Quality Disclosure Strategy under Customer Learning Opportunities

Research output: Journal Publications and Reviews (RGC: 21, 22, 62)21_Publication in refereed journalpeer-review

7 Scopus Citations
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Original languageEnglish
Pages (from-to)1136-1153
Number of pages18
Journal / PublicationProduction and Operations Management
Issue number4
Online published26 Oct 2020
Publication statusPublished - Apr 2021


For experience goods (products or services), given the uncertainty about their actual quality and the growing popularity of social media, potential customers nowadays depend on experiences of peers who have used the goods previously to learn about their quality. In this paper, we study how such customer learning affects a firm's (credible) quality disclosure strategy as well as other relevant decisions. To model such learning, we adopt the anecdotal reasoning framework, which we show to be rational and a special case of the Bayesian framework. There are two main insights that we glean from this study. First, we find that the incorporation of the learning behavior significantly alters the optimal disclosure strategy from its single threshold structure in the extant literature to a multi‐threshold policy. Specifically, firms with high or low quality goods prefer not disclosing quality information in order to utilize the pricing flexibility that such a strategy affords; on the other hand, a medium‐quality firm might disclose its quality level, even though this hinders its pricing flexibility, so that customers are confident about it when purchasing the product. Second, we show that the change in the disclosure strategy impacts the optimal pricing decision, which can be non‐monotone in the quality level. Our results suggest that when disclosure is expensive, high‐quality firms are better off educating potential customers through advertising or social media, rather than disclosing their quality levels. They also suggest to policymakers that mandatory quality disclosure may not be socially optimal as more customers obtain quality information through peer learning. Our findings are robust and hold true under quite general customer valuation distributions, in capacitated settings and even when price can be used as a signal of quality level by firms.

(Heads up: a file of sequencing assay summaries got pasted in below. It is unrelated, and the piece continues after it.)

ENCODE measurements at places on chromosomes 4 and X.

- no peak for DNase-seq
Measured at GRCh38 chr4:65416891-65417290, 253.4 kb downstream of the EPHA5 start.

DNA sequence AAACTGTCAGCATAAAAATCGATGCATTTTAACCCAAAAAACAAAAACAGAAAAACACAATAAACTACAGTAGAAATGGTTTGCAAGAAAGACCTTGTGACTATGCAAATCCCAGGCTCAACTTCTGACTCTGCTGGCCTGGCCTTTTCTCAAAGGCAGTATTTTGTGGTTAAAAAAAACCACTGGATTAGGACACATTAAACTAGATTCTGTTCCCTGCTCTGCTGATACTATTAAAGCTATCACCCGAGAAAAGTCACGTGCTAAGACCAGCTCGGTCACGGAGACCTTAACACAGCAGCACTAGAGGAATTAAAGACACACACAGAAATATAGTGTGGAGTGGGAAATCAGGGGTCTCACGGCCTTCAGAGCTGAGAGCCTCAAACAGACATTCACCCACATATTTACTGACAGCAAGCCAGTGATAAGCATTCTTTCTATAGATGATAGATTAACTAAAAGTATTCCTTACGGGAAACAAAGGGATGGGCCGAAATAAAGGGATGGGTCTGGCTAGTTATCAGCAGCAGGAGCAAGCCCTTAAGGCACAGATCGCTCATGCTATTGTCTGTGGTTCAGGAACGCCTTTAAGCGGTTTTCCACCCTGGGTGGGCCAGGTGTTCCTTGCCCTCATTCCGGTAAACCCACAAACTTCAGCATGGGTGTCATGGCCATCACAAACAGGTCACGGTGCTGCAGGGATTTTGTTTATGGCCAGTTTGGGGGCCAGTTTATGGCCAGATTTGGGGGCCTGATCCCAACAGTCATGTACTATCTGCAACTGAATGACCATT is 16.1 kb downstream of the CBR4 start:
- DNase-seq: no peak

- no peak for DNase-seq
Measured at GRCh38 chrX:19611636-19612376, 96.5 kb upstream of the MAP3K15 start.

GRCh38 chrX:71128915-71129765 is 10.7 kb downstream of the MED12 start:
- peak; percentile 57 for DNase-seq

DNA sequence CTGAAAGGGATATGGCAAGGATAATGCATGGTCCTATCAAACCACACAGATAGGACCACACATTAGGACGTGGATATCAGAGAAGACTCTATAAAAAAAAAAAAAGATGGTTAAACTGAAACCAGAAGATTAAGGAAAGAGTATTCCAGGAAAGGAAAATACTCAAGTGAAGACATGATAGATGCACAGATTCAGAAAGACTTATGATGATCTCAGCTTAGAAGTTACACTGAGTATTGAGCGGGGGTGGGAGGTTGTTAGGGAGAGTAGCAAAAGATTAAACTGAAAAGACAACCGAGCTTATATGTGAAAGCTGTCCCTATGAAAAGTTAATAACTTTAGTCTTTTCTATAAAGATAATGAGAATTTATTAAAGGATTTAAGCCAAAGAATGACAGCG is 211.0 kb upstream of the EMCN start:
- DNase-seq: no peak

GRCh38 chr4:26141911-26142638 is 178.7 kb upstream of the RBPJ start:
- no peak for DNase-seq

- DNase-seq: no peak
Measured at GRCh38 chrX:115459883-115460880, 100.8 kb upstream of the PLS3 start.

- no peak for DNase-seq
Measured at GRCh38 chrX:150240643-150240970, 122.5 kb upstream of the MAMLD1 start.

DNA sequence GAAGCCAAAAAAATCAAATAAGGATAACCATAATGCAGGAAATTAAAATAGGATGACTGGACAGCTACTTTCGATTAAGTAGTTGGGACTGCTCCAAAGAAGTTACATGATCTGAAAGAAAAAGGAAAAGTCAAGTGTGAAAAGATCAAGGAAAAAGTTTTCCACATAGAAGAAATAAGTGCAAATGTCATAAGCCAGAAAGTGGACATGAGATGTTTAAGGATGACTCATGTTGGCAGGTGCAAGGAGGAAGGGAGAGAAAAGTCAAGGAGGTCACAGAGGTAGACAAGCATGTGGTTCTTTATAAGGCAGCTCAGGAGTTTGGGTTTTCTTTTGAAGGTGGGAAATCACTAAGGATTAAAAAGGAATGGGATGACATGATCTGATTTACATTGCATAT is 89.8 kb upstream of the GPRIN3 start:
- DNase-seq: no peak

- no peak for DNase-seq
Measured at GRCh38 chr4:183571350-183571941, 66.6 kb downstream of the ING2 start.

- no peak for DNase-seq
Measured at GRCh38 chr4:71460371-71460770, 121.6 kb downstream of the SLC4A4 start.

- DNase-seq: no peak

Research Area(s)

  • quality disclosure, anecdotal reasoning, customer learning, pricing strategy